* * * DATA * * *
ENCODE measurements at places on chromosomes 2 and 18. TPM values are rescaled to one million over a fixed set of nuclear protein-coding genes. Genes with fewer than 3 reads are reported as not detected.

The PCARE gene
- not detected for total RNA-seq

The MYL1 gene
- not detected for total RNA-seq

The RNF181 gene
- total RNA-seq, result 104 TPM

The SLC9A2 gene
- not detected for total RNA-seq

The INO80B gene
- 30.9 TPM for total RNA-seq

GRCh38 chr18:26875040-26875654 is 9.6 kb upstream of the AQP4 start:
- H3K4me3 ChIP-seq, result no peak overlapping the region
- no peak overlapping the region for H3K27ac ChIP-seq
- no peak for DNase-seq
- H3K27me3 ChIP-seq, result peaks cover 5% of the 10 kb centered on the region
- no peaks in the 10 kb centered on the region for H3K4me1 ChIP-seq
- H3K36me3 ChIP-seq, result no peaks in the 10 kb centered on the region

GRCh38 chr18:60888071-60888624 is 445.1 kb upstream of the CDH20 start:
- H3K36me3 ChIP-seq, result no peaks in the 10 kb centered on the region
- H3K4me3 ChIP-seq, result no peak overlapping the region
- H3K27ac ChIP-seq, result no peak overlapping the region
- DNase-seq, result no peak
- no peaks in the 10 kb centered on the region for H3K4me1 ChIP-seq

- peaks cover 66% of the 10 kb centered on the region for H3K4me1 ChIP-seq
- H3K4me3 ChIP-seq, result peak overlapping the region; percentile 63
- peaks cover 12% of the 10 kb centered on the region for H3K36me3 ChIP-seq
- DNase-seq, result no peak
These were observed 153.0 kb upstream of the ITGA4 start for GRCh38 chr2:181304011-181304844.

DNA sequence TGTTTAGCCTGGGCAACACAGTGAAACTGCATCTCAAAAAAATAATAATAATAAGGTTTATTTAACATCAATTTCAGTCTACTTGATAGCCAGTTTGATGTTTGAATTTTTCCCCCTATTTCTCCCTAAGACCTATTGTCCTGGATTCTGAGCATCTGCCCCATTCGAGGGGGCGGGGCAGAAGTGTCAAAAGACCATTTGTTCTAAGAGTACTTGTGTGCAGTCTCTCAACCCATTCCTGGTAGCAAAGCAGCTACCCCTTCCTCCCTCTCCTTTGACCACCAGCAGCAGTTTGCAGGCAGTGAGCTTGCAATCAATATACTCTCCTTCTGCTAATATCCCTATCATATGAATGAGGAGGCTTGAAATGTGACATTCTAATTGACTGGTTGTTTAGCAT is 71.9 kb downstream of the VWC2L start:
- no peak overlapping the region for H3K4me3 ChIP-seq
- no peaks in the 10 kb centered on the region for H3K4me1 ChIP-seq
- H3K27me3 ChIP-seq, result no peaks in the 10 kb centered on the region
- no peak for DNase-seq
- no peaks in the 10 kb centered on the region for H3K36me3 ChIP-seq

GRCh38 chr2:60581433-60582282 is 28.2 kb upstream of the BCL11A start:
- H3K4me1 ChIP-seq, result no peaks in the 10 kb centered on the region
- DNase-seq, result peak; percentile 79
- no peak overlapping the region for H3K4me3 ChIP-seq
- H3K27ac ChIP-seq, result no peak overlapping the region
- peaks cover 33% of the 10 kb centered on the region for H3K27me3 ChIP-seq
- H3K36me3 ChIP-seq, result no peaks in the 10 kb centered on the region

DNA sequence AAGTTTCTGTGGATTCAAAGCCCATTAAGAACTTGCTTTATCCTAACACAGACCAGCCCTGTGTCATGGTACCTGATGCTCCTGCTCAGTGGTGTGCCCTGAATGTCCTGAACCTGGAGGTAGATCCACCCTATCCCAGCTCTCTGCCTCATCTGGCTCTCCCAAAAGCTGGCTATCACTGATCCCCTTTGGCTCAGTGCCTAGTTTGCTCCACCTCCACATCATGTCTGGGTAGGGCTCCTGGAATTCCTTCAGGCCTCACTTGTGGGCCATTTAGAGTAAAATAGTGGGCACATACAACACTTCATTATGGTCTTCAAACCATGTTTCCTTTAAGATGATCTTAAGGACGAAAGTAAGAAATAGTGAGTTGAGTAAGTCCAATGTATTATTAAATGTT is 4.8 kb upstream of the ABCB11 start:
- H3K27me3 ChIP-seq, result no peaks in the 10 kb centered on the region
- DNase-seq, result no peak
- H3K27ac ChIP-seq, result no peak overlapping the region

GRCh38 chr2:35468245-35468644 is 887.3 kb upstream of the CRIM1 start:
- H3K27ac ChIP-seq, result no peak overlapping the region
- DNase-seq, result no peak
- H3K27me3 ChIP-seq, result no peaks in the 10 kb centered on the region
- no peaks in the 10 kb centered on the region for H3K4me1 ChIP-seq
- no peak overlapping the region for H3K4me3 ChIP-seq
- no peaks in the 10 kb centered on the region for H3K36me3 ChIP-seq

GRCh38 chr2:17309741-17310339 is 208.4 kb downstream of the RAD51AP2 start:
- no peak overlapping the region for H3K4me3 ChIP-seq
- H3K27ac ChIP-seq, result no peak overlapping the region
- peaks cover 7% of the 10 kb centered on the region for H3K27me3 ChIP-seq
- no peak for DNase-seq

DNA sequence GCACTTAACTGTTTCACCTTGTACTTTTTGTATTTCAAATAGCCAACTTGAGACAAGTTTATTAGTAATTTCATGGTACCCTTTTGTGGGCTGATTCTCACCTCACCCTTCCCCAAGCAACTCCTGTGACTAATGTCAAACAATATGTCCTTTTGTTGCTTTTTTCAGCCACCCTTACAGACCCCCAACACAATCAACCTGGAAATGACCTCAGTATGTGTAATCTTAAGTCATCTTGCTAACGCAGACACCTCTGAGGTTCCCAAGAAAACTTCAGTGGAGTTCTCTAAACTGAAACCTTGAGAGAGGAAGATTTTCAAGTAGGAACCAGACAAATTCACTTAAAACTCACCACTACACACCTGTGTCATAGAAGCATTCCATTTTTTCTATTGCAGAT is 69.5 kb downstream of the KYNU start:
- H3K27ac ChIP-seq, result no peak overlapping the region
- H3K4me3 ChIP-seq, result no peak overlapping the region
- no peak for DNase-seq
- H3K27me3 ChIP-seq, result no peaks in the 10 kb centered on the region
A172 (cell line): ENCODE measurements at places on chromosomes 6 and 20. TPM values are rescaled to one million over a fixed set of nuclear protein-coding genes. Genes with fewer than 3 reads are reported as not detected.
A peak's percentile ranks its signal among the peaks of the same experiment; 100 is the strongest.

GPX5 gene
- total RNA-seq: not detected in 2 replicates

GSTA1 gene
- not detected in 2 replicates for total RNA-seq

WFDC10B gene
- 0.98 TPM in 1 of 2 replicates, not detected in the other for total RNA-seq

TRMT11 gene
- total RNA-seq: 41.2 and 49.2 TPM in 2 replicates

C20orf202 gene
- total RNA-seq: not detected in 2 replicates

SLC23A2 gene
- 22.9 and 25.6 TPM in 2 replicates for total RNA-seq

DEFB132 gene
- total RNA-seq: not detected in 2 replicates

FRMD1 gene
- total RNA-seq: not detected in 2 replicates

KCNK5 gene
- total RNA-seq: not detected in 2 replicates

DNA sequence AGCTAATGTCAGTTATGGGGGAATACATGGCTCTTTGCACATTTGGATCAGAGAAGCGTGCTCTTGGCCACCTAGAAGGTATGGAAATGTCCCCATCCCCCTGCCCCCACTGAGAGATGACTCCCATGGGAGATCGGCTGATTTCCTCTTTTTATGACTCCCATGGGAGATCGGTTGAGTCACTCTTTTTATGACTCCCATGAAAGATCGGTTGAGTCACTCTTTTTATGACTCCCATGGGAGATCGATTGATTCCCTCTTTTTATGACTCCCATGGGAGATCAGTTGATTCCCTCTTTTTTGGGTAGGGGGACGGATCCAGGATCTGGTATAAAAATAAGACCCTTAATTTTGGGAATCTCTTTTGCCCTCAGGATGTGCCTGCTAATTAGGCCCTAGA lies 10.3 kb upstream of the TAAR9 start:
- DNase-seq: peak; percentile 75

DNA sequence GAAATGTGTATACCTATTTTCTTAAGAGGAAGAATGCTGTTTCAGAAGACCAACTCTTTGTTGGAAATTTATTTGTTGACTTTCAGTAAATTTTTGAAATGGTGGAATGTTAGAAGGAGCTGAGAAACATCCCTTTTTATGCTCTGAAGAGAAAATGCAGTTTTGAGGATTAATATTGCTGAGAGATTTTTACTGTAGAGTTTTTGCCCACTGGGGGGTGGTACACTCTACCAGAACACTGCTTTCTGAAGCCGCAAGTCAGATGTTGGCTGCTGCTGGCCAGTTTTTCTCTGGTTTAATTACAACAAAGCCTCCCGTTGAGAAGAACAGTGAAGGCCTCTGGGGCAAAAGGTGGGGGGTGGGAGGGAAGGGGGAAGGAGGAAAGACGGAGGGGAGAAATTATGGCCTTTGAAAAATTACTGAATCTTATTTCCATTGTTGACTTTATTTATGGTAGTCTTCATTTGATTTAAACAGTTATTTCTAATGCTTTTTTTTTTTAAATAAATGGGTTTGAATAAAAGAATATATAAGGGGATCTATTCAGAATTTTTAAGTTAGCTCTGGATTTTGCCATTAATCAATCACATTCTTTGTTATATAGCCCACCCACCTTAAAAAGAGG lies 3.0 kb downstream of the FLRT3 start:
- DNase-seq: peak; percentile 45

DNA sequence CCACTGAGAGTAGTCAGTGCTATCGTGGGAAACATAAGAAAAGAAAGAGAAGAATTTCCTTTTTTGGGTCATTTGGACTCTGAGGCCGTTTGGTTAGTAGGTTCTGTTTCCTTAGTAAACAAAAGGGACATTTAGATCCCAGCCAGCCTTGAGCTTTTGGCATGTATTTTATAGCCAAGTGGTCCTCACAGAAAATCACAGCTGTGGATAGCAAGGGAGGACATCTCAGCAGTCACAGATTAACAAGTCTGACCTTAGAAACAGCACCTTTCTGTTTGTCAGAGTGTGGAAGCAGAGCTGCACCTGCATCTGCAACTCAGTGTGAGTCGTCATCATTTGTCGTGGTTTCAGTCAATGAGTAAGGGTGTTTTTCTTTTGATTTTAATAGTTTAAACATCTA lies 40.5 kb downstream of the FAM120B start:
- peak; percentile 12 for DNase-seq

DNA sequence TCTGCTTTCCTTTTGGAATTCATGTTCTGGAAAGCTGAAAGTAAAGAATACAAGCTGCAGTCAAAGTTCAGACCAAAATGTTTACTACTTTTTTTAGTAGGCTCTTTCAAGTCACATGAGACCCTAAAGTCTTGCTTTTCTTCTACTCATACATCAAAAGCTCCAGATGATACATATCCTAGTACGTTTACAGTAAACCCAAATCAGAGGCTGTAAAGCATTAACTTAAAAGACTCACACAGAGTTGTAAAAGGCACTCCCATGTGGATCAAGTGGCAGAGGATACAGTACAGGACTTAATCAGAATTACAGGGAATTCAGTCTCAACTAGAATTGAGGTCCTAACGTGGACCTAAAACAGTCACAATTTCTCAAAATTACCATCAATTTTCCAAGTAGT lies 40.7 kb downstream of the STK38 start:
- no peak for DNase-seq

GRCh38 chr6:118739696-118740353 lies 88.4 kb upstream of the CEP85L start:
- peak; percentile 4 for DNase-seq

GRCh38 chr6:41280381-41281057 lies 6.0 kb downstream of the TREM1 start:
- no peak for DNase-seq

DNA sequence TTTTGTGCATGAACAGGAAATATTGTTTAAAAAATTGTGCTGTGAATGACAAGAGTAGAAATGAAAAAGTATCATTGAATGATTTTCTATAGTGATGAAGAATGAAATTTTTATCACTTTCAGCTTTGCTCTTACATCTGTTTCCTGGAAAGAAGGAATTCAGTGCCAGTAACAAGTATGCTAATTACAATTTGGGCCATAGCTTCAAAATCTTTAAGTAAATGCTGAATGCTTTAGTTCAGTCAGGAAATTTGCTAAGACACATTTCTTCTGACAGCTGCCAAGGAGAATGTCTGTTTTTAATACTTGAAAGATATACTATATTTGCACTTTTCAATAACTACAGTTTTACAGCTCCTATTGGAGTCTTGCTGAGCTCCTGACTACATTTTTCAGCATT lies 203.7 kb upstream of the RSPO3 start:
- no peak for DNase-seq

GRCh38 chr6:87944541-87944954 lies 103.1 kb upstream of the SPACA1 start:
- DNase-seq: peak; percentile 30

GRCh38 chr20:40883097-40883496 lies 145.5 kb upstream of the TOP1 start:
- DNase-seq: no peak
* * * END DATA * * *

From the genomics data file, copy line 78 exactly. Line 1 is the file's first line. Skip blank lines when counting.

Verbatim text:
DEFB132 gene